No, we can't play you every week...
As managers and coaches are always so keen to point out, the result of a pre-season friendly is unimportant - it’s all about getting the players fit and ready for the new season. So why not get a little creative when it comes to choosing the opposition?
From colossal mismatches to absent opposition, via teams made up of a band’s bass player and their road crew, here are 10 of the most unusual pre-season friendlies ever played. Just remember: the result isn’t important...
1. Plymouth Argyle vs Real Madrid (2006)
There can’t be much that Plymouth Argyle and Real Madrid have in common, but one thing they do share is a favourite hotel in the Austrian city of Kapfenberg. Who knew?
Back in 2006, with Real planning a last-minute alpine training camp, they discovered their favoured accommodation was already in use by Ian Holloway’s Pilgrims. But what Real Madrid want, Real Madrid tend to get, and after much negotiating the Championship club agreed to vacate the hotel and make way for Fabio Capello’s Galacticos.
The Spaniards rewarded Argyle’s good deed by agreeing to play them, with 200 fans making the 2,000-mile trip – only to see their side go down to a dubiously-awarded Julio Baptista penalty. Good show.
2. Fluminense U23s vs Exeter City (2014)
Exeter occupy an important place in the history of South American football – nay, football full stop. The perennial lower-league side became Brazil’s first professional opponents way back in 1914 during a tournament designed to boost the game’s appeal on the continent.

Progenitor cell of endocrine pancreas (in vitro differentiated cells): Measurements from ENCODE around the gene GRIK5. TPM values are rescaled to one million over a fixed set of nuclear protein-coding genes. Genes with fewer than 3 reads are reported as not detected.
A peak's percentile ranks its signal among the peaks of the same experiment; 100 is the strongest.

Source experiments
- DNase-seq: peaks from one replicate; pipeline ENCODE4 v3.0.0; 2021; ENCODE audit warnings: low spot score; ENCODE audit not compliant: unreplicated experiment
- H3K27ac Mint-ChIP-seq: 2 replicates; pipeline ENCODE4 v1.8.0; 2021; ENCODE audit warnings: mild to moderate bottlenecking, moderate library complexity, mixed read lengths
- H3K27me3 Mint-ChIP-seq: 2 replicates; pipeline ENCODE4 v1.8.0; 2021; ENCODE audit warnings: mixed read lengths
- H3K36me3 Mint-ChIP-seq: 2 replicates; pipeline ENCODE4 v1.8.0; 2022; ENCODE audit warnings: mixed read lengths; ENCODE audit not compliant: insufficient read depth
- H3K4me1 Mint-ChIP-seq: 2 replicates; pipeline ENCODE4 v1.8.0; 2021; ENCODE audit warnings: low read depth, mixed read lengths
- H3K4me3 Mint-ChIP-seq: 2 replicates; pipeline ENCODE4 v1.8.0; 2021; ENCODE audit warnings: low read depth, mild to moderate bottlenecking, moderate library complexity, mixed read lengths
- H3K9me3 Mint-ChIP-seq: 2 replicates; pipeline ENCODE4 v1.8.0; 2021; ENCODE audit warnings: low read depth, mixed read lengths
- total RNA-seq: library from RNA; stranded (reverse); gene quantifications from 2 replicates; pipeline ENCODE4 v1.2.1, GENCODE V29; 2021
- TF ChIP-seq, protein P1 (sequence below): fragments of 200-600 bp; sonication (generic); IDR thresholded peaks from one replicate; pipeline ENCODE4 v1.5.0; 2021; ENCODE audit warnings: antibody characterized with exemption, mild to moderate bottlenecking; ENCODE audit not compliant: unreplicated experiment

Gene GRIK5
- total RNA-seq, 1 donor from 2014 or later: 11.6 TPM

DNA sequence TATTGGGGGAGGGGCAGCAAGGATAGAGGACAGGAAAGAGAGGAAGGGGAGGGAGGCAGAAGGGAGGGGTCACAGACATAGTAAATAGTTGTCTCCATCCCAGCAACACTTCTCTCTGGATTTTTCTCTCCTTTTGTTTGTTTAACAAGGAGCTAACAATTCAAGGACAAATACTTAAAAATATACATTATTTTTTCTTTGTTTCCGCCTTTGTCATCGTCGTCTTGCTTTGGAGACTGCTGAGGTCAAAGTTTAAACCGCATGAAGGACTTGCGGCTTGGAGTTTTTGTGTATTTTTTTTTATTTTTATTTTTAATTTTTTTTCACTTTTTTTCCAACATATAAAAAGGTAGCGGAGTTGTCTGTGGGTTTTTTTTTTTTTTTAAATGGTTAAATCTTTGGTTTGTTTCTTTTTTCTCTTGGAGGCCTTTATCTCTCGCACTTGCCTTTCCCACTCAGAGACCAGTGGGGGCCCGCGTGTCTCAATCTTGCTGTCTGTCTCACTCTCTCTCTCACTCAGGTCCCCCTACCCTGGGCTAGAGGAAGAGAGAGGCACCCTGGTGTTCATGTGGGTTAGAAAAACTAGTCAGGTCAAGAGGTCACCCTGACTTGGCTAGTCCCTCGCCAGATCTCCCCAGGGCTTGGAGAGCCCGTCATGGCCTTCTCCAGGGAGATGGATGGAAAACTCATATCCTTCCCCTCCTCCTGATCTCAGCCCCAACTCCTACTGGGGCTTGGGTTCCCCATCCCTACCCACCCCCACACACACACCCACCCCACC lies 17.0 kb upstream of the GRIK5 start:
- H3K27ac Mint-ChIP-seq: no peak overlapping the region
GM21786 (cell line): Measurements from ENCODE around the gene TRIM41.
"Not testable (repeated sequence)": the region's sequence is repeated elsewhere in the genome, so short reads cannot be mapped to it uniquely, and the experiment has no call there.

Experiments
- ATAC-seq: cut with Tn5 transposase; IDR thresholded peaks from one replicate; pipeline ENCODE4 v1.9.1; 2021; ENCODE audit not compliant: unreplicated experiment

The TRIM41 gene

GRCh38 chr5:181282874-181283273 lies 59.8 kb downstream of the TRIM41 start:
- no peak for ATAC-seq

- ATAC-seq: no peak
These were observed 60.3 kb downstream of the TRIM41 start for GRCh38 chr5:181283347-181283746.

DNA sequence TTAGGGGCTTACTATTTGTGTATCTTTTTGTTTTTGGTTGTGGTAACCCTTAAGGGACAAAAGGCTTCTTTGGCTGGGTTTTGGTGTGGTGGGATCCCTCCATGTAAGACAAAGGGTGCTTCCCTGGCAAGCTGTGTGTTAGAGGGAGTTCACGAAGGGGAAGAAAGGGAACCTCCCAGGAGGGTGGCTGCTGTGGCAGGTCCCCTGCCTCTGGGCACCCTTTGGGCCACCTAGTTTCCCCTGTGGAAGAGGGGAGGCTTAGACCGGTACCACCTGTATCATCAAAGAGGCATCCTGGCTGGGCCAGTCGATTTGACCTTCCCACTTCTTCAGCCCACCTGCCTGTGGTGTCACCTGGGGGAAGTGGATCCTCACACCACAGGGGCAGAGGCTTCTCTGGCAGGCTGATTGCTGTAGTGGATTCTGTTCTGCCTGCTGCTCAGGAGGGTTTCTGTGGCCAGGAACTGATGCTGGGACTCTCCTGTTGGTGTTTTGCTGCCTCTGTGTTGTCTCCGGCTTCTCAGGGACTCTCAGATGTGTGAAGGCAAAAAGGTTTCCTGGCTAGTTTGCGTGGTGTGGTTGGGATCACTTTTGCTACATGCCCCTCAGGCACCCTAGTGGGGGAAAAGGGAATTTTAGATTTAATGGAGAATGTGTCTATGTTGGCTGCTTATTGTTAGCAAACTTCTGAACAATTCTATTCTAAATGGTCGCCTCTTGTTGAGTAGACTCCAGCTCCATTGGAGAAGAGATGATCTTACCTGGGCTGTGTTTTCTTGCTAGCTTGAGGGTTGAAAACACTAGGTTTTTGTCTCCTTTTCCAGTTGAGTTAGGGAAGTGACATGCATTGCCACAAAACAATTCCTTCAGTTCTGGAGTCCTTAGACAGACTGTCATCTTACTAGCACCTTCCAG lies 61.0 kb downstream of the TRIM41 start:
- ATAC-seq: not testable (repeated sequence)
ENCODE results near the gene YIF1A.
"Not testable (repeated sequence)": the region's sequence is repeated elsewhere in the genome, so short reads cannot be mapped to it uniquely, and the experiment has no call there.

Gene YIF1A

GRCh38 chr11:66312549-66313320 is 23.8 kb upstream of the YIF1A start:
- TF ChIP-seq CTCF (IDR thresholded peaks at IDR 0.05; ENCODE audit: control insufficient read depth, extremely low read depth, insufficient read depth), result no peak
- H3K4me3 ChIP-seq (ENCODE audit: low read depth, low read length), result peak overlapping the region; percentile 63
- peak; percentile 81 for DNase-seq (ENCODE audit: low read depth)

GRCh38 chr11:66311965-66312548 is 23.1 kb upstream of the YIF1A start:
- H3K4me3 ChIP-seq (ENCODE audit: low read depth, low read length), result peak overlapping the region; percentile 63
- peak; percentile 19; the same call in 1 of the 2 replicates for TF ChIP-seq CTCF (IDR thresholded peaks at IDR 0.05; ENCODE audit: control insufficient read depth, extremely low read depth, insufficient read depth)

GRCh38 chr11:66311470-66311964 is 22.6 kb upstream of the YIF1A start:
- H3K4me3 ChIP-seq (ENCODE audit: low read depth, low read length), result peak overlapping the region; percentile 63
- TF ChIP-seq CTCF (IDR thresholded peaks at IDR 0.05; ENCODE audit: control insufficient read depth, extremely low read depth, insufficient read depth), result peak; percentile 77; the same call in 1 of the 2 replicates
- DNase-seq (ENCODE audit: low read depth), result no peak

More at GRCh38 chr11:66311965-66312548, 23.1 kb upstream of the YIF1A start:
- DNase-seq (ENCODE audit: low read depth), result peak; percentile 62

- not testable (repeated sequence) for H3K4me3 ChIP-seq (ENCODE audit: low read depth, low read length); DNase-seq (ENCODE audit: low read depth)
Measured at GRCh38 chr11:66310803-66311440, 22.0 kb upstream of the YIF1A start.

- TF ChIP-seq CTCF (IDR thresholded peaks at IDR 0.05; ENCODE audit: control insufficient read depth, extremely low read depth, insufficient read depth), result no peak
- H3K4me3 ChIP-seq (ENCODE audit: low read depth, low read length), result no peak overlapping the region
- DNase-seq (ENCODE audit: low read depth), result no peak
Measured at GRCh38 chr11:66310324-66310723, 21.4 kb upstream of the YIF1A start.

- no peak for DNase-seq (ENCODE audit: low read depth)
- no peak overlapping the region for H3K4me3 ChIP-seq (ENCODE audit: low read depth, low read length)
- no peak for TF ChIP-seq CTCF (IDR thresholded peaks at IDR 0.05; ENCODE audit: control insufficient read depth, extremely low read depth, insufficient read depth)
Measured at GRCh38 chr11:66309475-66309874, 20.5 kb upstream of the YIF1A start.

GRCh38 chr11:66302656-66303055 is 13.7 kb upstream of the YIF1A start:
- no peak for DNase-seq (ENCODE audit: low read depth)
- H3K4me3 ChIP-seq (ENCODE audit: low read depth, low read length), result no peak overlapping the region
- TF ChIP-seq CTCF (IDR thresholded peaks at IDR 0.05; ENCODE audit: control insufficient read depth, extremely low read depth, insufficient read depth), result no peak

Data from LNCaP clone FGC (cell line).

A hundred years later, the red-and-white army were invited back to the Estadio das Laranjeiras to play Fluminense’s under-23s. The game ended goalless, but was described by Exeter manager Paul Tisdale as one of the most enjoyable he’d ever been involved in. So that’s nice.
3. Juventus vs Notts County (2011)
It’s a marginally well-known fact that Juventus only play in their famous black-and-white shirts because of a Notts County fan called John Savage, so when it came to inaugurating the Old Lady’s shiny new stadium in 2011, there could only be one choice of opposition.
Despite being several weeks into County’s season, Martin Allen’s men made the Turin trip to celebrate saving the Italian giants from a lifetime playing in pink. It looked like the original Magpies were heading for a 1-0 defeat to the hosts, until Lee Hughes popped up with a last-minute equaliser.
4. Histon vs Real Sociedad (2013)
Tottenham Under-21s’ loss proved to be Histon’s gain in 2013 when Spurs’ youngsters pulled out of a friendly against Real Sociedad at the last minute. The then-Conference North side were given just 24 hours to prepare for their encounter against the Champions League qualifiers which, sadly for locals, was played behind closed doors.
The Stutes managed to keep Spaniards at bay until the 34th minute but eventually shipped eight, with Omar Beckles – now of Shrewsbury Town – grabbing a memorable consolation.
Histon’s accommodating nature wasn’t appreciated by everyone, though: Sociedad striker Carlos Vela headed for Twitter to vent his frustration at having to play such lowly opposition. “With matches like this it is difficult to prepare for a major season,” huffed the Mexican.
5. Deportivo La Coruna vs Pontypridd Town (2015)
Pontypridd are no strangers to top-class opposition. Twelve months before taking on Deportivo, the Welsh fourth-tier side played Valencia’s B-team and were optimistically promised a follow-up clash if they kept the score below 10-0.
After restricting Valencia to just three goals, Deportivo stuck to their word. Pontypridd acquitted themselves well on their second Mediterranean adventure too, losing 4-0 at the former La Liga champs’ El Mundo del Futbol training ground.